Graphic of Osama: "LUV your SUV!"
"I'm funding terrorists, ask me how."
"SUV: Killing Americans at home and abroad"
And on the more postive side:
"Support Our troops? Buy hybrid."
And this from Andrea S.
IT CAN BE DONE: A reader reminds me of Gregg Easterbrook's pro-Kerry piece last year pointing out how incentives to move away from SUVs and toward hybrids could have a cumulatively important effect on our oil consumption. Money quote (TNR, for reasons beyond me, keeps most of its content behind a subscriber wall):
A simple one-third increase in the mileage of new vehicles would have a remarkably beneficial impact on the United States-Persian Gulf relationship, and quickly.Of course, John McCain backs this strategy. 9/11 was the obvious opportunity to revolutionize American energy policy to rid ourselves of having to deal with Islamo-fascist cartels. Bush blew it.
Here's the math. About 17 million new cars and "light trucks" (SUVs, pickups, and minivans) are sold in the United States each year and driven, on average, about 12,000 miles annually. If the fuel efficiency of 17 million vehicles driven 12,000 miles annually rose by one-third, from a real-world 17 MPG to a real-world 23 MPG, that would save about 200 gallons of gasoline annually per vehicle, or about 3.4 billion gallons of gasoline. Since a barrel of petroleum yields 20 gallons of gasoline, about 170 million barrels of oil would be saved.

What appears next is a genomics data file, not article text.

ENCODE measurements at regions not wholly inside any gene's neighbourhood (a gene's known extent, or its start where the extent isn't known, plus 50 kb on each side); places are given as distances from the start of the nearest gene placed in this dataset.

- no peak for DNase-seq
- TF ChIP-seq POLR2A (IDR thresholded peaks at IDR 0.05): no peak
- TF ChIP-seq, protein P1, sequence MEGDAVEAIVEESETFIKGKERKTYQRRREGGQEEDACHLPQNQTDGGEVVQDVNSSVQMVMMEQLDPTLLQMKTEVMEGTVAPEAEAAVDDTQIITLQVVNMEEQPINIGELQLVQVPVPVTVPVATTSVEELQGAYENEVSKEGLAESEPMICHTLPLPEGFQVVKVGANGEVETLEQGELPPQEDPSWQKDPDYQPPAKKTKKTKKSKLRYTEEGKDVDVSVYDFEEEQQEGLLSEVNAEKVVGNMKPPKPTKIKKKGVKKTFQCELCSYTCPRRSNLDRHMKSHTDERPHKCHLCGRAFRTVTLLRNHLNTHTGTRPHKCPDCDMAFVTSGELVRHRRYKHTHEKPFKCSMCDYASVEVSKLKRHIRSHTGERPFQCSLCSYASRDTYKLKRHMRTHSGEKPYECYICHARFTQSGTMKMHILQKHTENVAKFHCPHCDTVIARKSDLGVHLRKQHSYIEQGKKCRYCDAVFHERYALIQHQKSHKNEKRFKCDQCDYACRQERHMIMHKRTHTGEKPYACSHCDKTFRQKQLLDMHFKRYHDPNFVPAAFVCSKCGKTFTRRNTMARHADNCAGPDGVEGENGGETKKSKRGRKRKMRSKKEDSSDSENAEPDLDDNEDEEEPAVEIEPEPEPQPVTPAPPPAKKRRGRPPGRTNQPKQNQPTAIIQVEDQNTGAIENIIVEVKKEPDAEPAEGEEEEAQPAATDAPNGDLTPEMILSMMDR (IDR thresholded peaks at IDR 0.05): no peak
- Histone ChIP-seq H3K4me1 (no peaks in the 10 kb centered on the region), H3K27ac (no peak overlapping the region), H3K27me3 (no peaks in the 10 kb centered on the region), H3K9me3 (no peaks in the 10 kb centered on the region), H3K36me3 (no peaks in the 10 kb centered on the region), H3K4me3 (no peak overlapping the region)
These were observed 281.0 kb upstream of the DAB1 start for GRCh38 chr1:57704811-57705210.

Perhaps you think, Aha! With U.S. petroleum demand at 20 million barrels daily, this MPG initiative has saved just about one week's worth of oil. Yes--in the first year, the MPG increase would have little effect, in much the same way that, in their first year, few investments yield much return. But remember the miracle of compounding! In the second year, with two model-years' worth of vehicles at the higher MPG, 340 million barrels of oil are saved. The next year, the savings is 510 million barrels, the next year 680 million, and so on. In just the fifth year of this initiative, we would need to purchase about 850 million fewer barrels of petroleum--approximately the amount the United States imports each year from the Persian Gulf states.